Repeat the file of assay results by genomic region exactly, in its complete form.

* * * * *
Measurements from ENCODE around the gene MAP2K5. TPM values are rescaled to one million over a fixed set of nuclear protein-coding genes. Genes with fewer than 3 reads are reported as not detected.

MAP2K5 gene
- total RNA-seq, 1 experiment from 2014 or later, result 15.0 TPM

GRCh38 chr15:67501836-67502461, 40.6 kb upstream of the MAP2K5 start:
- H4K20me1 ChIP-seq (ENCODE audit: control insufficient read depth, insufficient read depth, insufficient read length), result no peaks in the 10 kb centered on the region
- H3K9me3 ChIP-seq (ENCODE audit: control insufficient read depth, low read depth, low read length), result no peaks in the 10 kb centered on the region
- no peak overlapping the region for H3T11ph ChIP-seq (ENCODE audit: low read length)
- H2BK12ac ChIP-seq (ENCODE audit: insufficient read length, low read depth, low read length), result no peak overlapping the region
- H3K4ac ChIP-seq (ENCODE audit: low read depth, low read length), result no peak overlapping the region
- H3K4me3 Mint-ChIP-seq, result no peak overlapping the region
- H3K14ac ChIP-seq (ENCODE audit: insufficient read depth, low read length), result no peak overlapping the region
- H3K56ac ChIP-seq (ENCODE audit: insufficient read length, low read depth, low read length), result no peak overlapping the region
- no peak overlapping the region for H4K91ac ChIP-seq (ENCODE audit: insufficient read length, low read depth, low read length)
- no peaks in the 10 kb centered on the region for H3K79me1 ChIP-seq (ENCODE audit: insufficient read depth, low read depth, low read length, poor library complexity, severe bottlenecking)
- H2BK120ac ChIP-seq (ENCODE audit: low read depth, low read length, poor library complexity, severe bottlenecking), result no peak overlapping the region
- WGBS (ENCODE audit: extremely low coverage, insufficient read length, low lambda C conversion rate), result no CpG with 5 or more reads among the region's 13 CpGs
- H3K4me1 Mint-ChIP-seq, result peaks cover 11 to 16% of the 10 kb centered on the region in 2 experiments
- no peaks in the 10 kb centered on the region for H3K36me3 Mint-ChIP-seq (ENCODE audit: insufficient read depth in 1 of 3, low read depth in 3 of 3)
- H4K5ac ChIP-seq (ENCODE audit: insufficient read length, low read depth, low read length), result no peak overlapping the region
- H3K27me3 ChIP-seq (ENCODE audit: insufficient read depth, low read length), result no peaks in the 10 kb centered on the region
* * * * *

Measurements from ENCODE around the gene MAP2K5. TPM values are rescaled to one million over a fixed set of nuclear protein-coding genes. Genes with fewer than 3 reads are reported as not detected.

MAP2K5 gene
- total RNA-seq, 1 experiment from 2014 or later, result 15.0 TPM

GRCh38 chr15:67501836-67502461, 40.6 kb upstream of the MAP2K5 start:
- H4K20me1 ChIP-seq (ENCODE audit: control insufficient read depth, insufficient read depth, insufficient read length), result no peaks in the 10 kb centered on the region
- H3K9me3 ChIP-seq (ENCODE audit: control insufficient read depth, low read depth, low read length), result no peaks in the 10 kb centered on the region
- no peak overlapping the region for H3T11ph ChIP-seq (ENCODE audit: low read length)
- H2BK12ac ChIP-seq (ENCODE audit: insufficient read length, low read depth, low read length), result no peak overlapping the region
- H3K4ac ChIP-seq (ENCODE audit: low read depth, low read length), result no peak overlapping the region
- H3K4me3 Mint-ChIP-seq, result no peak overlapping the region
- H3K14ac ChIP-seq (ENCODE audit: insufficient read depth, low read length), result no peak overlapping the region
- H3K56ac ChIP-seq (ENCODE audit: insufficient read length, low read depth, low read length), result no peak overlapping the region
- no peak overlapping the region for H4K91ac ChIP-seq (ENCODE audit: insufficient read length, low read depth, low read length)
- no peaks in the 10 kb centered on the region for H3K79me1 ChIP-seq (ENCODE audit: insufficient read depth, low read depth, low read length, poor library complexity, severe bottlenecking)
- H2BK120ac ChIP-seq (ENCODE audit: low read depth, low read length, poor library complexity, severe bottlenecking), result no peak overlapping the region
- WGBS (ENCODE audit: extremely low coverage, insufficient read length, low lambda C conversion rate), result no CpG with 5 or more reads among the region's 13 CpGs
- H3K4me1 Mint-ChIP-seq, result peaks cover 11 to 16% of the 10 kb centered on the region in 2 experiments
- no peaks in the 10 kb centered on the region for H3K36me3 Mint-ChIP-seq (ENCODE audit: insufficient read depth in 1 of 3, low read depth in 3 of 3)
- H4K5ac ChIP-seq (ENCODE audit: insufficient read length, low read depth, low read length), result no peak overlapping the region
- H3K27me3 ChIP-seq (ENCODE audit: insufficient read depth, low read length), result no peaks in the 10 kb centered on the region